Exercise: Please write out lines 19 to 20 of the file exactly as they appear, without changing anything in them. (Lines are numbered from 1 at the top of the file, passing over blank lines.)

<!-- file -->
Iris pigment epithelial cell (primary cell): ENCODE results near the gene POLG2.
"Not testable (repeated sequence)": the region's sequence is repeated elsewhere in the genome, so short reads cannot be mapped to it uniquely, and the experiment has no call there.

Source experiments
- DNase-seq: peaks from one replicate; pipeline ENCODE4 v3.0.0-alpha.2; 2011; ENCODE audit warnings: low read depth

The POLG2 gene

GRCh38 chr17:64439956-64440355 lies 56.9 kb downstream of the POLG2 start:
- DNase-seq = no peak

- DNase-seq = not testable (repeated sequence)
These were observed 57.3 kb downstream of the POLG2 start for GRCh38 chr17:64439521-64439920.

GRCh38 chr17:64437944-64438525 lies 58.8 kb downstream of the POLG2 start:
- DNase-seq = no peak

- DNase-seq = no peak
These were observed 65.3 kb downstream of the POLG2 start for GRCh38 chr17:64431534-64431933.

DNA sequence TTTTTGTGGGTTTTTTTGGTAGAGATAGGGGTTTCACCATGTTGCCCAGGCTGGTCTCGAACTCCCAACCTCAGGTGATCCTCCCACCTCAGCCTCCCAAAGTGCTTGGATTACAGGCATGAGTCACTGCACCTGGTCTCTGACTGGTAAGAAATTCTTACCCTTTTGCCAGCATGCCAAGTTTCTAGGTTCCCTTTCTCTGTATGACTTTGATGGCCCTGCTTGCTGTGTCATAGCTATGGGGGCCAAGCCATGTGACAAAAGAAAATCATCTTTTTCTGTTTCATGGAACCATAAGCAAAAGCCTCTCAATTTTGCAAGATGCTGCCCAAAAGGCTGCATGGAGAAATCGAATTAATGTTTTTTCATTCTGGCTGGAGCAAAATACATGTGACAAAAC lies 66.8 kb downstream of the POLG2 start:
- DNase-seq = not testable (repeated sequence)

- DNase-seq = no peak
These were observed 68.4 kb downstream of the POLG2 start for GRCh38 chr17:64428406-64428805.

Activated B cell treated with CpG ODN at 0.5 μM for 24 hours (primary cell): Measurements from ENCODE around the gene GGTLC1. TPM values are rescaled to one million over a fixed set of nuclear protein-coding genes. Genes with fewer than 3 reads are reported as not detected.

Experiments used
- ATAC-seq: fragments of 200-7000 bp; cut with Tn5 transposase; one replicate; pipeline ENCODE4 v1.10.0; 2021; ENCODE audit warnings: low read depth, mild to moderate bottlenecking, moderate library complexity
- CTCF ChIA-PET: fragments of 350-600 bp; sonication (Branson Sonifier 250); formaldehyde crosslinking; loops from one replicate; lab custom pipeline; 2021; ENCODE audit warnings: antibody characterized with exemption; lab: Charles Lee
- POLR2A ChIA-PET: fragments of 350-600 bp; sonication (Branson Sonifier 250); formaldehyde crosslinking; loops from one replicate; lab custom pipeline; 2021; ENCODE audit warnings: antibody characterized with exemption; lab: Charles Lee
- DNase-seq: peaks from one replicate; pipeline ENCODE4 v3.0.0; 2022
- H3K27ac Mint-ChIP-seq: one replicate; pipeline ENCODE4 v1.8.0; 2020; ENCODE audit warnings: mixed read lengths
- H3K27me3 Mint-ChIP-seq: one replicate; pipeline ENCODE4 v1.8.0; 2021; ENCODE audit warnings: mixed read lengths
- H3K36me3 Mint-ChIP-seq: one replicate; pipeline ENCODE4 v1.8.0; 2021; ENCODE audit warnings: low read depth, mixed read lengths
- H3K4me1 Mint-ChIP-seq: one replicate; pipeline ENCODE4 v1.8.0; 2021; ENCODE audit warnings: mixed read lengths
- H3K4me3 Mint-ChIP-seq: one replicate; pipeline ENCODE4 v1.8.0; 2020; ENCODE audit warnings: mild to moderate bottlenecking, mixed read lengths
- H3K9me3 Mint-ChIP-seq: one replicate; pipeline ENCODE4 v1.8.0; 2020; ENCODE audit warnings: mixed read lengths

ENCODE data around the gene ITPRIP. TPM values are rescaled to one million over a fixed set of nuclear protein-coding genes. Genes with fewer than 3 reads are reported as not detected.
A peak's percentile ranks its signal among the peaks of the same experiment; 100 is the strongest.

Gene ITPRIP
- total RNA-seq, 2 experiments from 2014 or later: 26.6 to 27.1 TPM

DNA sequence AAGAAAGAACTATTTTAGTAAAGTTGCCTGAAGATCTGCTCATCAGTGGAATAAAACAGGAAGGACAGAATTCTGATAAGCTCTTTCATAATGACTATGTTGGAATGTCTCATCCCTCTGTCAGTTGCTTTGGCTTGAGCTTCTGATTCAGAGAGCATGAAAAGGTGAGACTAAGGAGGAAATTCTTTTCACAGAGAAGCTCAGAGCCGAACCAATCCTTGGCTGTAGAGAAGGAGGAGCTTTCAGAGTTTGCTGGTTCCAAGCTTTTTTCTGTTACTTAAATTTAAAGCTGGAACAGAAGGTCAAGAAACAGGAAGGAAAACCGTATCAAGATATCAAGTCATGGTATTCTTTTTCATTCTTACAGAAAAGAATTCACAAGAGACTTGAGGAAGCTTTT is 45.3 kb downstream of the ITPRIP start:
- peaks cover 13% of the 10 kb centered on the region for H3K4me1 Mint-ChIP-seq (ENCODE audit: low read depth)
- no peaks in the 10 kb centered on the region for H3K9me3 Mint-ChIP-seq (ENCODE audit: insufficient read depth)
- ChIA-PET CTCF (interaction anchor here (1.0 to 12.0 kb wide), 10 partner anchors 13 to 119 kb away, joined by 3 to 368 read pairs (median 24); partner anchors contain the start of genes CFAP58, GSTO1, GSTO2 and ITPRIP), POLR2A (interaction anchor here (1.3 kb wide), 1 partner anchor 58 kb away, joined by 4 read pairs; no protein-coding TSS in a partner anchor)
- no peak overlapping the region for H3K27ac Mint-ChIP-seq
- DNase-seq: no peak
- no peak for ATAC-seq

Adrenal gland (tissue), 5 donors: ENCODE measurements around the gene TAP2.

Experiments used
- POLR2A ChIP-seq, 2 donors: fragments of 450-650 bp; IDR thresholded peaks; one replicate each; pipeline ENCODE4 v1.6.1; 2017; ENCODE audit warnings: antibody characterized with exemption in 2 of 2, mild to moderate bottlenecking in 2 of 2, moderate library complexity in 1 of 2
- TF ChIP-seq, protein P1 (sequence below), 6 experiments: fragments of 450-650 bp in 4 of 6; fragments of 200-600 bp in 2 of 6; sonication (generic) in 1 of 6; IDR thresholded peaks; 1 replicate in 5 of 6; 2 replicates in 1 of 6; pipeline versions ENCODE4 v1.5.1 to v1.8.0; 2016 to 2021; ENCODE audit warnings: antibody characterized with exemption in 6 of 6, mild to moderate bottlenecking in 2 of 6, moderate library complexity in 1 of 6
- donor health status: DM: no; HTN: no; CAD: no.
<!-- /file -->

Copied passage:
Experiments used
- ATAC-seq: fragments of 200-7000 bp; cut with Tn5 transposase; one replicate; pipeline ENCODE4 v1.10.0; 2021; ENCODE audit warnings: low read depth, mild to moderate bottlenecking, moderate library complexity